At one point in the book, Johnny talked about how some press outlets tried to dissect and intellectualize the Ramones early on. “We were really serious, trying to be good,” he wrote, “But we weren’t thinking of it as anything besides fun rock and roll; we weren’t trying to be anything but that.” Even with their “offensive” songs, like “Today Your Love, Tomorrow the World” (a Nazi love story) or “Carbona, Not Glue” (about drug use), didn’t come from some radical mission statement or agenda– they thought that stuff was funny.

Of course the book gets in the dirt about how the members of the band weren’t really friends after a certain point. (“With Joey, I’d try to like him, talk to him, then it just went bad. He was a fucking pain in the ass. So I gave up.”) So maybe because I’m generally not a fan of the “band’s personal grudge dynamic” aspect of rock bios, I was more intrigued by the endless ephemera Johnny loved: Godzilla, the New York Dolls, baseball cards, old sci-fi movies, and the MC5 — it goes on. In that way, Commando is literary comfort food for Ramones lifers. It’s a combination of quick anecdotes, entertaining opinions, and a menagerie of Johnny’s pop culture influences, and it’s a totally fun read.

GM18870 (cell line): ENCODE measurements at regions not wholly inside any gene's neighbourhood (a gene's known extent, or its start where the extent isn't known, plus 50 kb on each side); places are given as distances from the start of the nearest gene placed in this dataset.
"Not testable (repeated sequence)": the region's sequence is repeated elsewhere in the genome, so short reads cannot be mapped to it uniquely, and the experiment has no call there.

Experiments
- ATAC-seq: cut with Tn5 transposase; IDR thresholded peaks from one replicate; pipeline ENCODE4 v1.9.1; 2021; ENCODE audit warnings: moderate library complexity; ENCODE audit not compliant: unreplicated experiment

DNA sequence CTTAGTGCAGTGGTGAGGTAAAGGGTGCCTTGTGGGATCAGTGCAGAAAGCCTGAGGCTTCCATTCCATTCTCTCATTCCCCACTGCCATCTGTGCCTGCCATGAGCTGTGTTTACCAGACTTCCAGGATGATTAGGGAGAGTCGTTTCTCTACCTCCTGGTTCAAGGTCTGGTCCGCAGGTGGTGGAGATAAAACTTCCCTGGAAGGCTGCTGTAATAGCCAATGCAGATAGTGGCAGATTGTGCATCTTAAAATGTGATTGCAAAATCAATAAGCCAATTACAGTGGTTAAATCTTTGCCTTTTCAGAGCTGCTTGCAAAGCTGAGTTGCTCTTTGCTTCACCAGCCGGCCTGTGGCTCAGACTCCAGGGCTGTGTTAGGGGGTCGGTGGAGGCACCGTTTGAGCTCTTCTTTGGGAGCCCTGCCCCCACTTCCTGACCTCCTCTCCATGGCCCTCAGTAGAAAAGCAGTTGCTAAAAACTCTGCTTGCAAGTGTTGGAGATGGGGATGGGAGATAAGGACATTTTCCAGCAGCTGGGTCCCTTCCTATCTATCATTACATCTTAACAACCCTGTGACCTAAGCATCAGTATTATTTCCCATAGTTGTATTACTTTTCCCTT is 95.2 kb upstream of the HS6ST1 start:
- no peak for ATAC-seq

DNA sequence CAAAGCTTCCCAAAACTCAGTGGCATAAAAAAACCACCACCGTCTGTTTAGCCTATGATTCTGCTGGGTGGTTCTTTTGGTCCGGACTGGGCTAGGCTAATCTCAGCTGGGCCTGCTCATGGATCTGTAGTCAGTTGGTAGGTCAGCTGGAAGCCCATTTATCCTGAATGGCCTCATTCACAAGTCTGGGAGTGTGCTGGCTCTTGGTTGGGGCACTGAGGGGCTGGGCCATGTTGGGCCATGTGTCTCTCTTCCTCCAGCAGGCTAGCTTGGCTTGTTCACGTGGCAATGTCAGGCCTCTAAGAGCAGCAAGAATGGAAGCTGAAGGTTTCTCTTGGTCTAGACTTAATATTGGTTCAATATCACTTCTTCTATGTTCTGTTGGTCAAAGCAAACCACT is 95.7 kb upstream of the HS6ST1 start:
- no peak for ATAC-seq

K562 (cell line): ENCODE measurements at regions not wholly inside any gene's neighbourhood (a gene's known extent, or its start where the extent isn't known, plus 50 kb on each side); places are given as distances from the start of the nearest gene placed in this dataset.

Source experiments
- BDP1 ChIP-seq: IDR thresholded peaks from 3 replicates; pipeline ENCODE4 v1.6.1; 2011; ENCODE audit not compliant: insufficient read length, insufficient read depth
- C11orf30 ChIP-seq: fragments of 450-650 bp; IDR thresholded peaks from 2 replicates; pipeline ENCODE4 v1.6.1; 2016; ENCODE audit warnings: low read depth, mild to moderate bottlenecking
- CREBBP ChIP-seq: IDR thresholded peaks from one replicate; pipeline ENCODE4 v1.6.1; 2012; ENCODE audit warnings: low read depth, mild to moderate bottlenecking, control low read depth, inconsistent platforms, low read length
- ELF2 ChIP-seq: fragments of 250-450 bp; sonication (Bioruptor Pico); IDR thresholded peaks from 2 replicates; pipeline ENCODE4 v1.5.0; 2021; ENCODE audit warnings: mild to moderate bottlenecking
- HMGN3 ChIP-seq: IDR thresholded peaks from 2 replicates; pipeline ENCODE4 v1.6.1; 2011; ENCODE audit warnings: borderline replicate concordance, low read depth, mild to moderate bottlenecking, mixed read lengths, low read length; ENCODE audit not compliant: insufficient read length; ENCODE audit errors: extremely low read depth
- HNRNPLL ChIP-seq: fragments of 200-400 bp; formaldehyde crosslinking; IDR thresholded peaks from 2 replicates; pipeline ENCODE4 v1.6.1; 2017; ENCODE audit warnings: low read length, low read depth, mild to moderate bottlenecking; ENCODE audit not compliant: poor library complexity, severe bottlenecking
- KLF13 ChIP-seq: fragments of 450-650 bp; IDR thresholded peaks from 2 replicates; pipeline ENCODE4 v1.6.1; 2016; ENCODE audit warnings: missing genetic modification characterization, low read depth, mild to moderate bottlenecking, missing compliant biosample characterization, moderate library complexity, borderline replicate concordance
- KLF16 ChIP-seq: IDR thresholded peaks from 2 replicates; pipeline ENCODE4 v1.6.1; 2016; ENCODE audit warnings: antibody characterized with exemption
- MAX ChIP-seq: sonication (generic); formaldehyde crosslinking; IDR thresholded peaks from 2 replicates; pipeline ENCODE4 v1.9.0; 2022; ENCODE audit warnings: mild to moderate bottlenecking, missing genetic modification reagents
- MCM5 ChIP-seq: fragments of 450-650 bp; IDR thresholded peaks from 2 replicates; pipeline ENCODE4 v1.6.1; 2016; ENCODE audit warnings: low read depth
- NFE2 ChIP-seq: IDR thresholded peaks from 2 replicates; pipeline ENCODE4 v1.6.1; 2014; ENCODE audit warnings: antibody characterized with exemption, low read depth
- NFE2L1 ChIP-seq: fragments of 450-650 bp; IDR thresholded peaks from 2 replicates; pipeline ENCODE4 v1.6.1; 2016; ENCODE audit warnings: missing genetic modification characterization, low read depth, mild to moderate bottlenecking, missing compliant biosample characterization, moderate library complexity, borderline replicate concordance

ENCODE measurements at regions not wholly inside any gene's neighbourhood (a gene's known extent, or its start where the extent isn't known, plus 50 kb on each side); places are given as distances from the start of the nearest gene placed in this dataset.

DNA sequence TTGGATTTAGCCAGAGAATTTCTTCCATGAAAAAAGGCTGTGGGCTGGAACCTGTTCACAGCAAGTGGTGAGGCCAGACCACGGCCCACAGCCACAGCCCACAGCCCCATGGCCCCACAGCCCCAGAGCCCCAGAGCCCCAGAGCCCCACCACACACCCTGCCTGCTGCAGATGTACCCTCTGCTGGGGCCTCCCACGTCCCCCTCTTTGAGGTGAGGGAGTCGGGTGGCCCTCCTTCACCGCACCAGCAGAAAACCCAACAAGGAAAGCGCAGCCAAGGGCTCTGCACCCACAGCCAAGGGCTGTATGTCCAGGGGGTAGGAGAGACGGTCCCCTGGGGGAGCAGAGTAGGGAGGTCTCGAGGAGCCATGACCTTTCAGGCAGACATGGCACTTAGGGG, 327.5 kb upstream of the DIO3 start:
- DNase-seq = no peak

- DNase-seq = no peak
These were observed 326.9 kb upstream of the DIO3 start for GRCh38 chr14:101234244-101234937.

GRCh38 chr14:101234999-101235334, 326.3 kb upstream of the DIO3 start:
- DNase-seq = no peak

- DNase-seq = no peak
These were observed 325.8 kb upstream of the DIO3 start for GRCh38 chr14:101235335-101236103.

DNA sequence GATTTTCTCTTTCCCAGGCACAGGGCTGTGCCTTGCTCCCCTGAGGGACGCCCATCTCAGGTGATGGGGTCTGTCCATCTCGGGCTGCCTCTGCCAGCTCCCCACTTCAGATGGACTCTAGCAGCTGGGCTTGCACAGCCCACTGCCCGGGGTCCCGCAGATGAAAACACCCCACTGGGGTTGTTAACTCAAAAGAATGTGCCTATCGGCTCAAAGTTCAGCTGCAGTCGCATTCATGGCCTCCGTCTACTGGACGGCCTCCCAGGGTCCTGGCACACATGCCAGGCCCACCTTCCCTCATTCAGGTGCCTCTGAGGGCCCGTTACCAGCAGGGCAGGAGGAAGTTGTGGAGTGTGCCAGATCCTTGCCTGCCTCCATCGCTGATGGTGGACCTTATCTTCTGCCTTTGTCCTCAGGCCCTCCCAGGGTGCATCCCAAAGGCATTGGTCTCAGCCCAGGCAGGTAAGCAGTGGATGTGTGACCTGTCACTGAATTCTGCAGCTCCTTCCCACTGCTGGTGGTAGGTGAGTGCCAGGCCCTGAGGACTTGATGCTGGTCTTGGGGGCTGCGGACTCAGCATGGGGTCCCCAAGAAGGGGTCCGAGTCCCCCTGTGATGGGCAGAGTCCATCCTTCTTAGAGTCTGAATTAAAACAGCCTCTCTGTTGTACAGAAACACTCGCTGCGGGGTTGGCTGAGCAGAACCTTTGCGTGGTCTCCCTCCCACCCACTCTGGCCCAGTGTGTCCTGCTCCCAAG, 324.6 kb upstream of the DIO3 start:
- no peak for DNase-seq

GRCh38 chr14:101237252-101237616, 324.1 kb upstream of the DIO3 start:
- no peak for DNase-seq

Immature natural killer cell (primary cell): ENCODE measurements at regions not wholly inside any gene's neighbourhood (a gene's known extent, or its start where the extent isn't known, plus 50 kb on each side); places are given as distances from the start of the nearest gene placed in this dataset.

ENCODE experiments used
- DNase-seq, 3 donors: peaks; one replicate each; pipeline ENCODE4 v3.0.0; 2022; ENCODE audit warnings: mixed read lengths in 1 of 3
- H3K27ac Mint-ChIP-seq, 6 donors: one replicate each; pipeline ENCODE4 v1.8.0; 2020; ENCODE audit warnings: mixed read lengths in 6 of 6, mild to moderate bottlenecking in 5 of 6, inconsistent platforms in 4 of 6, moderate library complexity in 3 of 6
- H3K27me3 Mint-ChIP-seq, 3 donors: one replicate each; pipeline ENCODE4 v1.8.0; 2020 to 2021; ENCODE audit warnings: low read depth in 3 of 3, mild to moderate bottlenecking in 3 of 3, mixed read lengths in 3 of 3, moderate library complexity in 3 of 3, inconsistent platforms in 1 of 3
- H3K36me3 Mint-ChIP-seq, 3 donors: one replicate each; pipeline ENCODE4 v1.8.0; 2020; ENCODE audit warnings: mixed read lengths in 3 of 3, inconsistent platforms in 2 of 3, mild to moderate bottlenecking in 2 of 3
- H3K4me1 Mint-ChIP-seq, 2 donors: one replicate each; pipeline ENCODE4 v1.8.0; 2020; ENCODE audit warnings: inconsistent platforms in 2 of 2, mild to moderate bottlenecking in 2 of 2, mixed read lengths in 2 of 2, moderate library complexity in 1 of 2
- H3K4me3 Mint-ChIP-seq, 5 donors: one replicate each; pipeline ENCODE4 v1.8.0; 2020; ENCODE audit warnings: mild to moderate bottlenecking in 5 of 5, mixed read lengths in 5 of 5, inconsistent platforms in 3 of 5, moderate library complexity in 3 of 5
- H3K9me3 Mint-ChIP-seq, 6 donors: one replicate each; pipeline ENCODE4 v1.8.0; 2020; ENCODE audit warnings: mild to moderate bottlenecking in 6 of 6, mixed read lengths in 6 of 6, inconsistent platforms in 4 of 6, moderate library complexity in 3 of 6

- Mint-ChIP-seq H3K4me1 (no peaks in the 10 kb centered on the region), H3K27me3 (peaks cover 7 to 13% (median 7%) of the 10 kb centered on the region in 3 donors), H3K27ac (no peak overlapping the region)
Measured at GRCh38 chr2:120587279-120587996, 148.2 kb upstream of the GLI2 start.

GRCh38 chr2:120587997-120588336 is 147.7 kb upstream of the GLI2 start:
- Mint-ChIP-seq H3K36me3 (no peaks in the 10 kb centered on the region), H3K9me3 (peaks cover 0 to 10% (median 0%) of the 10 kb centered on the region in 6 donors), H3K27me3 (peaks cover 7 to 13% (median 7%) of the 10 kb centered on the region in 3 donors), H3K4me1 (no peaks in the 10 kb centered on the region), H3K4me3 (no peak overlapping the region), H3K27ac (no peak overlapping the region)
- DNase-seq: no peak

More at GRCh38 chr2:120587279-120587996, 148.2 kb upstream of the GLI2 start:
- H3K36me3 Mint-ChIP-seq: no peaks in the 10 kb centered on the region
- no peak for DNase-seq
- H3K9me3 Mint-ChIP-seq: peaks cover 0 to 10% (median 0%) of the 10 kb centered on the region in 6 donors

Trash Collector: The Return of Johnny and Joey

Now here’s the cheap, quick verdict on …ya know?: It’s not very good. Both of Joey’s posthumous albums– this and 2002’s Don’t Worry About Me— are thin, hollow reflections of the work he did on Ramones, Leave Home, and Rocket to Russia. The album’s production is way too clean, it features all the extra musicianship the Ramones plucked out (guitar solos and lengthy jams), and the songs, by and large, are shadows of what made the Ramones great.

But there’s something about the album’s opening song that really resonates. It’s got the same hollow production as the rest of the album, but “Rock ‘N Roll Is the Answer” echoes that “fun rock and roll” sentiment from Commando. It’s Joey singing about drinking beer and partying all night, and then he delivers the titular mantra: “Rock ‘n roll is the answer.”